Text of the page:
Jonathan Dimbleby asked the BBC "Any Questions" audience in Sunninghill, Berkshire, if they preferred the popular term Bedroom Tax or the Government preferred term that excludes the word "Bedroom" and also the word "Tax."
This is of course not a just a matter of semantics, and pundit Martin Lewis on the panel was firmly against the Bedroom Tax, but admitted that the very term “Bedroom Tax” had confused some elderly people with spare bedrooms into believing that they would be "taxed" when of course they would not. Somewhat condescending of Mr Lewis to assume that old people with surplus bedrooms would be so confused; perhaps he had in mind Her Majesty the Queen who I believe is very old and has a staggering number of spare rooms. Rest assured your Majesty, there will be no Mansion Tax introduced by this government.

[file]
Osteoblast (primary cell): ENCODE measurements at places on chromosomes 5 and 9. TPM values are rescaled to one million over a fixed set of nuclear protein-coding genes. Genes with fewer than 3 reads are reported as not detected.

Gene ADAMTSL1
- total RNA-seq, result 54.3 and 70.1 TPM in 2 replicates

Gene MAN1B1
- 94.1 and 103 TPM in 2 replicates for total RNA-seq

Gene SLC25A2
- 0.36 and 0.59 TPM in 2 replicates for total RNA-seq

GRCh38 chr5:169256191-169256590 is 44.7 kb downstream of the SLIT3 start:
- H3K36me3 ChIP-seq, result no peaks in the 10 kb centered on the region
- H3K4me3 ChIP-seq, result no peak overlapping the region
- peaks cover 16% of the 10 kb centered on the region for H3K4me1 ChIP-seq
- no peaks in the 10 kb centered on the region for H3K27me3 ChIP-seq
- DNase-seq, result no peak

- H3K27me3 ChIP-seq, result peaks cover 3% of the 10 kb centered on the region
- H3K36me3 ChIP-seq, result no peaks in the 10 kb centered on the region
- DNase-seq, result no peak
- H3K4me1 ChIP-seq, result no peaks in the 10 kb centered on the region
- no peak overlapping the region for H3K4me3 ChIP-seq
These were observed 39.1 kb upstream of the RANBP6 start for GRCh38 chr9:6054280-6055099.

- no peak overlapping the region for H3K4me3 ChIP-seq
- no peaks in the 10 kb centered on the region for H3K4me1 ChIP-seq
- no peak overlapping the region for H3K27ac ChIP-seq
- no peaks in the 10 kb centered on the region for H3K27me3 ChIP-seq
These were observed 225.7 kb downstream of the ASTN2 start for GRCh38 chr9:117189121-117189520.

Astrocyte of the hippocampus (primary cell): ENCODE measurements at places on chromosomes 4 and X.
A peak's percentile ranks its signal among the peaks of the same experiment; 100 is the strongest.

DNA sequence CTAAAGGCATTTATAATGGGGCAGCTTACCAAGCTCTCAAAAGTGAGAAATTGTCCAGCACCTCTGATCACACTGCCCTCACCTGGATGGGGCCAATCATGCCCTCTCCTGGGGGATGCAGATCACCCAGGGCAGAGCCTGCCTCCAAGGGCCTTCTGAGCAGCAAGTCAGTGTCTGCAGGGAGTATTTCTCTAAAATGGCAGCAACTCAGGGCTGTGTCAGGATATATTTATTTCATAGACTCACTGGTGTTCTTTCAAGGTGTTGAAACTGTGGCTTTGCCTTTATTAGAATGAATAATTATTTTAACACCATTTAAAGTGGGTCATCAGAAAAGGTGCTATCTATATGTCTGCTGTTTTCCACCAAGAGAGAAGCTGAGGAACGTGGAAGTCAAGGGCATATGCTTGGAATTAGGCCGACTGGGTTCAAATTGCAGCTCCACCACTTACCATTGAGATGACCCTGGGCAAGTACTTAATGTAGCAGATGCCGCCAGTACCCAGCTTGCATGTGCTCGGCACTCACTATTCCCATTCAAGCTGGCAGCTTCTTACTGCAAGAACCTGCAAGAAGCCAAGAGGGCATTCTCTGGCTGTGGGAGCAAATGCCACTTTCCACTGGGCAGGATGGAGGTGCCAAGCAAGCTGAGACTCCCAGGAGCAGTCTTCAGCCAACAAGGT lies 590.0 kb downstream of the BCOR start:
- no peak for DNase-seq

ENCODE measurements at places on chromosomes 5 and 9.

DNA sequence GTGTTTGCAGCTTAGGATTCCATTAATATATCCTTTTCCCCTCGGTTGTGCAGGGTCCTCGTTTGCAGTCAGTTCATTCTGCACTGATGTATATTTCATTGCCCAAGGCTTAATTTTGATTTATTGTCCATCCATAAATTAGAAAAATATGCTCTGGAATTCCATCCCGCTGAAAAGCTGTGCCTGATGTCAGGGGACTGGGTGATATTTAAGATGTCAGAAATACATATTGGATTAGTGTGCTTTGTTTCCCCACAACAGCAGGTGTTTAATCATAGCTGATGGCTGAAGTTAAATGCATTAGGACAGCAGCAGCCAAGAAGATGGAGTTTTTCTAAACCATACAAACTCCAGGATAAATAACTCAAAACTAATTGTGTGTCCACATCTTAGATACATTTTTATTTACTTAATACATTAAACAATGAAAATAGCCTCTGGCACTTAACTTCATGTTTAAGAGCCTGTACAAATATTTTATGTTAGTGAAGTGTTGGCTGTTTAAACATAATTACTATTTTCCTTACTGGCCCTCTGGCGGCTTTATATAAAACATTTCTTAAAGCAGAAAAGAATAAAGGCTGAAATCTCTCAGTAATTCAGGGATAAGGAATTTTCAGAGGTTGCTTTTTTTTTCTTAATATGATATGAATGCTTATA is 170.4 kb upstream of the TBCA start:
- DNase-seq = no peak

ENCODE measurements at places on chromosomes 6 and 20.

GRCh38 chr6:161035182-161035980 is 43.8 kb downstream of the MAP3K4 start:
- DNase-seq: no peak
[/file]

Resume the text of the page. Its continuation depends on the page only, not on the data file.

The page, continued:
The Bedroom Tax is however what it is, and what it is, is what it is, a government ruse to tax the poor by stealth, and to do so, come what may, regardless of the harsh consequences.
I'd like to think that Iain Duncan Smith is just another confused old man that needs a glass of milk and some kind reassurance from Martin Lewis. Is it possible that the consequences of the IDS Bedroom Tax were unintentional? Highly implausible, you might think!
Perhaps we will get an apology for his cock-up when IDS stands up to speak at the forthcoming Tory Tea Party in Manchester.
Informational Announcement for IDS or any other confused elderly person who might want further information about this subject: Google “BEDROOM TAX”, and not that other name whatever it was. If you want to Google the other name, I advise you to Google. “BEDROOM TAX” to find out what that other name might be.